“The bottom line is we need to see… flooding the zone when it comes to humanitarian assistance for Gaza,” Blinken said.

‘Flood’ Gaza with aid

Meanwhile, IDF spokesman Rear Adm. Daniel Hagari told foreign reporters at a press briefing late Wednesday that Israel will try to “flood” the Gaza Strip with humanitarian aid from a variety of entry points.

“We are trying to flood the area, to flood it with humanitarian aid,” Hagari said.

Earlier today, the military announced that six aid trucks with supplies from the World Food Programme (WFP) had entered the northern part of the Gaza Strip, where the hunger crisis has been especially acute, through the 96th gate.

A UN aid convoy enters north Gaza via a new military road used by the IDF along the Gaza border, March 11, 2024. (Israel Defense Forces)

More such convoys will follow, as well as deliveries from other entry points, complemented by airdrops and seaborne aid cargoes, Hagari said.

“We are learning and improving and doing different changes so as not to create a routine but to create a diversity of ways that we can enter,” he said.

Hagari acknowledged, however, that getting supplies into the enclave is only one part of the problem and more is needed to be done to solve the problem of how to distribute it fairly and efficiently to desperately needy people.

“The problem inside Gaza is the distribution problem,” he said.

According to a report Wednesday by Israeli public broadcaster Kan, the six trucks that entered northern Gaza were looted by locals and did not reach their final destination.

The convoy was carrying food and supplies for 25,000, WFP spokesperson Shaza Moghraby said Tuesday.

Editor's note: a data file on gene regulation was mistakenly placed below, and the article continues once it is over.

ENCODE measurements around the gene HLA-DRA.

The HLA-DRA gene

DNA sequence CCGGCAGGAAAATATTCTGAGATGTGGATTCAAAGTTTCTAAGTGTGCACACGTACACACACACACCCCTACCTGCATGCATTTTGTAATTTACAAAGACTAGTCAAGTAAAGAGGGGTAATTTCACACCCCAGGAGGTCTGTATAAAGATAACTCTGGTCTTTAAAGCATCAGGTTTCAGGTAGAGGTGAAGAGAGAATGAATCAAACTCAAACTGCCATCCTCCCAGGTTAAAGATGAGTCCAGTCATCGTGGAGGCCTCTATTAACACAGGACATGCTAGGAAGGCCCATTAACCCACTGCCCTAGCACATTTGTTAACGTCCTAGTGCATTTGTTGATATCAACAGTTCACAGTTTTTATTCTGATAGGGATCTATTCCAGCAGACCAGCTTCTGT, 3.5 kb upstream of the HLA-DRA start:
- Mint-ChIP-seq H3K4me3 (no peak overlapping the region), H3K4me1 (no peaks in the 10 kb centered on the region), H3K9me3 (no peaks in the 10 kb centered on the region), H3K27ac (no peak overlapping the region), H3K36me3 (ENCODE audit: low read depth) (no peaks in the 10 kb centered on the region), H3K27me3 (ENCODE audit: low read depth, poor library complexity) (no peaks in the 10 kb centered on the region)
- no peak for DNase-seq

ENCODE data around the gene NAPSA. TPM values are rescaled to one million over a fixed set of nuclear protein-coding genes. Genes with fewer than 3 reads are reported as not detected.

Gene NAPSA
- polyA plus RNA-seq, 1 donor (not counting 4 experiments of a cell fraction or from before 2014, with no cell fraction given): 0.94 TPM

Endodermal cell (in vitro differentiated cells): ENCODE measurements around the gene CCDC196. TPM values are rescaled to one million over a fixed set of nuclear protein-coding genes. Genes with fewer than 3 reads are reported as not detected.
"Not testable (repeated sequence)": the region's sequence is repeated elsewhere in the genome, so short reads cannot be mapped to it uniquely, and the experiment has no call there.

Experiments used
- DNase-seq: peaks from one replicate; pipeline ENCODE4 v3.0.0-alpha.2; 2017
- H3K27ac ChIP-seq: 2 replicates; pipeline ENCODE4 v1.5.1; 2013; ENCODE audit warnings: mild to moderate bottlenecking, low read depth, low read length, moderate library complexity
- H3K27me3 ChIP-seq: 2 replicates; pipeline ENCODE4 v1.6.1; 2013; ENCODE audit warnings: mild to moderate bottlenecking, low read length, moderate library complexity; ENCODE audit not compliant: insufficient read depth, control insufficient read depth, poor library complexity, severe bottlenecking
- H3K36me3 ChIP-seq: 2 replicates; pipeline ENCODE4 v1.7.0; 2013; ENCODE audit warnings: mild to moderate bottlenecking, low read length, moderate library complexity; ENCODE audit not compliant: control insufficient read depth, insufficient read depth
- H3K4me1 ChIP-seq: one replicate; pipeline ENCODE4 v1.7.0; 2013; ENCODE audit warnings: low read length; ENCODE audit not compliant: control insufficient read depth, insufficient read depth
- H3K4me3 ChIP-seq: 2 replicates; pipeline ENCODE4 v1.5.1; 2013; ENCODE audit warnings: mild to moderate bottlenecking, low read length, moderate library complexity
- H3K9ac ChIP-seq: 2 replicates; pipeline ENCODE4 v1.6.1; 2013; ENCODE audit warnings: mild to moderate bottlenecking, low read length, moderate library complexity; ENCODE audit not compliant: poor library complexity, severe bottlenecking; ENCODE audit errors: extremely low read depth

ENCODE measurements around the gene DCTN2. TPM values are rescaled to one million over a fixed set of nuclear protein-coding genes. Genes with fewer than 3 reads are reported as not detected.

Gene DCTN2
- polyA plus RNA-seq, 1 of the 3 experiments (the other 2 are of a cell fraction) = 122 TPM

The report suggested Israel would continue to facilitate aid deliveries even if they are looted.

Efforts for a truce

In his briefing Wednesday, Blinken again called for a truce that would halt fighting for weeks in exchange for the release of hostages seized during the Hamas attack on Israel on October 7, when terrorists killed 1,200 and took 253 hostages.

He said Washington continues to push for a deal and is “intensely engaged every single day, every single hour to achieve a ceasefire.”

There is a “strong proposal on the table right now for a [temporary] ceasefire,” he said, “and the question is whether Hamas will take it.”

A Palestinian man checks a pool of blood at an UNRWA warehouse in Rafah in the southern Gaza Strip, following an Israeli airstrike on March 13, 2024. (MOHAMMED ABED / AFP)

The top diplomat also said the United States was waiting for more facts before commenting on what the UN agency for Palestinian refugees (UNRWA) said was an Israeli strike Wednesday on one of its food distribution centers in Gaza.

The IDF said that the strike on an UNRWA facility in Rafah was a successful operation to kill a Hamas commander.

Hamas claimed that five people were killed in the strike, and UNRWA said that at least one of its staff members was killed.

The IDF said that Muhammad Abu Hasna, a commander in the terror group’s operations unit, was eliminated in the strike. According to a joint statement from the IDF and the Shin Bet, Abu Hasna was involved in seizing humanitarian aid entering the Gaza Strip and distributing it to Hamas operatives.

Israel has accused at least a dozen UNRWA staffers of being active Hamas members involved in the October 7 massacre, and many others of being tied to the terror group, leading many countries to freeze aid to the UN agency.

Blinken said that Hamas fires from civilian sites but “the Israeli military [and] Israeli government have a responsibility and obligation to do everything possible to ensure that the humanitarians can do their jobs.”